Police raid a journalist’s house in Srinagar, November 19, 2022 (Photo: Abid Bhat)
IN THE SECOND WEEK of November, the names of 76 people working mainly for two local Kashmiri (English) dailies surfaced on posters released on Telaegram and WhatsApp channels. These included, apart from journalists working there, the names of general staff like computer operators and cleaners. All of them were called “collaborators” or “stooges” of the Indian state. Considering that a prominent Kashmiri journalist, Shujaat Bukhari, was vilified similarly and later killed by terrorists in 2018, it created a scare among those named. As a result, five journalists named on the posters resigned from their jobs, citing threats to their lives. One of them told a news channel that he wrote mostly on civic issues and had no idea why he was branded as an Army informer.
These threats, according to the police in Kashmir, have been issued by The Resistance Front (TRF), an affiliate of the Pakistan-based terrorist organisation Lashkar-e-Toiba (LeT). In the ensuing investigation, police raided 19 locations in the Valley, including the houses of a few journalists. “These raids are not random. We are following a trajectory of clues that led us to these individuals, whom we suspect may have some role in these threats,” said Rakesh Balwal, Srinagar’s police chief. The posters, police said, were prepared by Sajjad Gul, the Pakistan-based commander of TRF. According to the police, he was helped in identifying those named on the posters by a former Kashmiri journalist, Mukhtar Baba, who is now based in Turkey.
Behind this threat is a story of the war of narratives in Kashmir. For years, both these newspapers were seen as anti-India and pro-separatist. “We had a joke in the police that these are run from Rawalpindi; only it was not really a joke but a true commentary on the nature of their content,” said a senior police officer. Front-page publication of terrorists’ funerals and news related to separatist organisations like the Hurriyat Conference used to be a regular affair. Many former terrorists wrote opinion pieces using pen names that played a big role in keeping the violence brewing in Kashmir.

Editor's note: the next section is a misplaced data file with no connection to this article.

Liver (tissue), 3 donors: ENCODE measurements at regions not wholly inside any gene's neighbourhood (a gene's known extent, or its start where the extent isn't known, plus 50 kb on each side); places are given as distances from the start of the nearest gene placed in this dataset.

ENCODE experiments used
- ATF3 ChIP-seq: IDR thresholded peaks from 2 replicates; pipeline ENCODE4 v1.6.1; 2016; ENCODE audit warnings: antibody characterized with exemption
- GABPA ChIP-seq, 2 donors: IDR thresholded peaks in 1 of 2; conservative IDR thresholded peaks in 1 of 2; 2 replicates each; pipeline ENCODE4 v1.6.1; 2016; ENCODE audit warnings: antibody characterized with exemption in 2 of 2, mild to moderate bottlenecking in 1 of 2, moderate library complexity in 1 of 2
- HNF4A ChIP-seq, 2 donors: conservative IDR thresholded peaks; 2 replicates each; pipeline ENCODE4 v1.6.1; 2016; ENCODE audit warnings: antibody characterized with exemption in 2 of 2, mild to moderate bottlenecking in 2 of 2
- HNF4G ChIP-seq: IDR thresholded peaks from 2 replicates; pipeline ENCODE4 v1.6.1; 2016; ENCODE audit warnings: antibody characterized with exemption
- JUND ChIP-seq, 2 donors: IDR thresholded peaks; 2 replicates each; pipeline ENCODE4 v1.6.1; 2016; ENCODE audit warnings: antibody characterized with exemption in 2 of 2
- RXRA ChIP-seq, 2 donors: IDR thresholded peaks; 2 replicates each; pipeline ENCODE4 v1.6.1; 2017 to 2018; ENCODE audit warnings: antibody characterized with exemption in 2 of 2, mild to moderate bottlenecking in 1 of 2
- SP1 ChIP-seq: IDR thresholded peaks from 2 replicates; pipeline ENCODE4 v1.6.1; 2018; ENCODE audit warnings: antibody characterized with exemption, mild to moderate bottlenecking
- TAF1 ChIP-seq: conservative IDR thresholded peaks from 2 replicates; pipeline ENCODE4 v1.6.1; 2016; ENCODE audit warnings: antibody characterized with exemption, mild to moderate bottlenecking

This changed after the abrogation of Article 370 in 2019. As the state cracked its whip, newspapers, including these two, changed their course or “fell in line”, as a police officer who monitors the media in Kashmir told Open. In the following years, separatist activities like stone-pelting, hartals, anti-India tirade on social media by individuals, including government servants, began to ebb. With it came a sustained crackdown on Islamist organisations and their sympathisers, including those occupying government positions. This, according to police officers, has left the separatist ecosystem unnerved. And this time they went for overkill. This desperation to change the new reality is reflected in TRF’s statement that came along with the threat. It said that many “credible voices” had been silenced and fake (that is, pro-India) voices had been groomed in the last few years.
In the last few years, police and the National Investigation Agency (NIA) have raided Sajjad Gul’s house in Kashmir several times. He was designated a terrorist by the Centre in April 2020. He has a Master’s degree in business administration and comes from the Bemina locality in Srinagar. Police sources say that he managed to escape to Pakistan along with his wife and children using a proper visa. It was after the events of August 2019 that TRF was created in Pakistan. Gul, according to police, is the man behind the blog ‘Kashmir Fight’, which has in the past named several people as “collaborators” of the Indian state, including the slain journalist Shujaat Bukhari.